Why Red Bull Will Race With Mercedes Engines in 2019

 

When Aston Martin signed on as a title sponsor to Red Bull Racing’s F1 team earlier this week, many saw it as a marketing move for the stories British brand. A way, in other words, for Aston to elevate its global image and more effectively compete against the Italian Ferrari brand. Few, however, see the move for what I think it really is: a prelude to a branded engine deal that will put a Mercedes engine in the back of a Red Bull.

I’ve been wrong about stuff before, sure- but this one seems like a slam dunk to me. So, strap on your tin hats, follow the links to the source material, and let me know what you think about the coming era of Aston Martin Red Bull Racing in the comments section at the bottom of the page. Flame suits on, kids!

 

1. Aston and Mercedes Already Have an Engine Deal

While Mercedes has been hesitant to provide F1 engines to Red Bull in the past, Mercedes has had no qualms about providing AMG engines to its new partner, Aston Martin. Why wouldn’t Mercedes want to keep a good thing going there?

You might hear yourself saying that Mercedes wouldn’t want to help propel another luxury brand to victory- but Red Bull has already proven that Mercedes can have its F1 cake and eat it, too.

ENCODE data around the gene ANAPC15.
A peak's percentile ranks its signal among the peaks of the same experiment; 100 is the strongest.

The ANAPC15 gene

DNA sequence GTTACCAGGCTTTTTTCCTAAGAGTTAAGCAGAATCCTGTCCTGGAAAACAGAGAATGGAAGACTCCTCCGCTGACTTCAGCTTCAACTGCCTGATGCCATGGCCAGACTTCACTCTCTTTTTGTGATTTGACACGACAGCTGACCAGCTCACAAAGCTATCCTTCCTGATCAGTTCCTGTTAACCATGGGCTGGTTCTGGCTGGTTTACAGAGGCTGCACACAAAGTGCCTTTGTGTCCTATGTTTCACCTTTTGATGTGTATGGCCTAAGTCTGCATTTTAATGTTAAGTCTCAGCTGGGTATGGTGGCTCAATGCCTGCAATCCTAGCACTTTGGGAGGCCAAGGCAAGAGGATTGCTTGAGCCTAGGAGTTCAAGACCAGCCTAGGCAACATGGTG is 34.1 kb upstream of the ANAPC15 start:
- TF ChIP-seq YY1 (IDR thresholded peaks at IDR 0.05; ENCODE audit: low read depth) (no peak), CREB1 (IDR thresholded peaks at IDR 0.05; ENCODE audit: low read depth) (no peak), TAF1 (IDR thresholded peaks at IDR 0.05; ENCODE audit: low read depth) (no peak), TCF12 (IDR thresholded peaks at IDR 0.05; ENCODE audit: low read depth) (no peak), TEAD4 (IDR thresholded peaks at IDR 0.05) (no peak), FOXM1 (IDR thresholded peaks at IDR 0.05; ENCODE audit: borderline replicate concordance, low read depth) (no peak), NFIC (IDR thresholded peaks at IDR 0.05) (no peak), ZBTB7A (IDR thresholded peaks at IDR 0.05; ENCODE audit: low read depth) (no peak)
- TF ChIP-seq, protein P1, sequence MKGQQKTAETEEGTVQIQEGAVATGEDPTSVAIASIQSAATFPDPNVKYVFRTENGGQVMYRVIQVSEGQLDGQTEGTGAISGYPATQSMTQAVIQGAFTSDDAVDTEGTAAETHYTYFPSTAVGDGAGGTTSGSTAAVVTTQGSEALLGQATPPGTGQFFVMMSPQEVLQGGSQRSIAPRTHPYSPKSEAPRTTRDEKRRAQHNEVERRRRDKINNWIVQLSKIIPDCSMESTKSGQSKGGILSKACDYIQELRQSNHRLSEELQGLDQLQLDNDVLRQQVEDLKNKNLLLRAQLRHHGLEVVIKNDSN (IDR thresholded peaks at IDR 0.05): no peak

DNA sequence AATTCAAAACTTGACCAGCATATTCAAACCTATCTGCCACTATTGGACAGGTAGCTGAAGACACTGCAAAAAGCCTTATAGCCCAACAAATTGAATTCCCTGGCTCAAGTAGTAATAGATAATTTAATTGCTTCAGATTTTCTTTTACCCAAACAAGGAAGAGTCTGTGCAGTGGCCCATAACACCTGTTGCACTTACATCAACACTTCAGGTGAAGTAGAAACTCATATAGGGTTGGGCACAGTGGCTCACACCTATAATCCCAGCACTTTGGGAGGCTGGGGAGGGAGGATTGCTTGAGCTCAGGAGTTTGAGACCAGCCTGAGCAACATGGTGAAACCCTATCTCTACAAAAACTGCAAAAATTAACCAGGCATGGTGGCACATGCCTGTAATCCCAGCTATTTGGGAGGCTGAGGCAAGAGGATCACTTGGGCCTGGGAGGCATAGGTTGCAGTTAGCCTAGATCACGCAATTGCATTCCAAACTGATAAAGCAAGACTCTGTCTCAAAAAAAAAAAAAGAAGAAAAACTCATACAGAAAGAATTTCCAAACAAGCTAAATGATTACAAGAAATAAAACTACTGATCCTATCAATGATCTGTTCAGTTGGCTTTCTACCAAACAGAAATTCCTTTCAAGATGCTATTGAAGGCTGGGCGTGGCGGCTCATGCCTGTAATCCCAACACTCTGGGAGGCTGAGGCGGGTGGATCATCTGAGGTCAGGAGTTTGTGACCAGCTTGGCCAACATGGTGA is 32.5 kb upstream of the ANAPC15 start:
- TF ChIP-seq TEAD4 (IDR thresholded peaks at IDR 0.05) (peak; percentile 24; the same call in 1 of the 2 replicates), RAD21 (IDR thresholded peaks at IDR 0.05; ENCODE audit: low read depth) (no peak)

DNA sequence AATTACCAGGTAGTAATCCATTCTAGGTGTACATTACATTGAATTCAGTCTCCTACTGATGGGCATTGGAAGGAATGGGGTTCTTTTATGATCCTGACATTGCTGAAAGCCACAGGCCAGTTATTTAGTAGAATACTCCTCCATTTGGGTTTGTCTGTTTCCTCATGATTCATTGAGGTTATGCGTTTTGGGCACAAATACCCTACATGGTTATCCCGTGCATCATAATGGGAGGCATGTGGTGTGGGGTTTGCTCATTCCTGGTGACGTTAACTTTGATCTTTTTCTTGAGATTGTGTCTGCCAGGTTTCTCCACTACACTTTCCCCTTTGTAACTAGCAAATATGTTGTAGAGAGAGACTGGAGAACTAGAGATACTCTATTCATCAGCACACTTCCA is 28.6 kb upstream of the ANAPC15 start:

2. Red Bull’s Tag Engine Deal Shows How It’ll be Done

Back in 2014 and 2015, the Renault power units stuffed into the Red Bull racers were so bad, that Red Bull chief Christian “Mr. Ginger Spice” Horner contemplated billing Renault for lost wins.

After nearly a full season of very public complaining, Red Bull tried- in vain!- to find another engine supplier. In the end, however, it was stuck with Renault. Renault was stung by the criticism, though, and didn’t want to continue giving Red Bull “works status”. The resulting engine deal laid the groundwork for what I think is coming next.

Enter: Red Bull TAG. Red Bull would continue with engines that were built by Renault, but they would be “developed” by TAG Heuer. Yes, the watch company.

That deal was the best of all possible worlds. It allowed Red Bull to continue with Renault power, but public criticism (if any came) would have to be directed at a TAG engine- not a Renault. Considering the millions TAG was paying Red Bull to paste its name on the car, such criticism seemed unlikely. Further, now that the car has started winning again?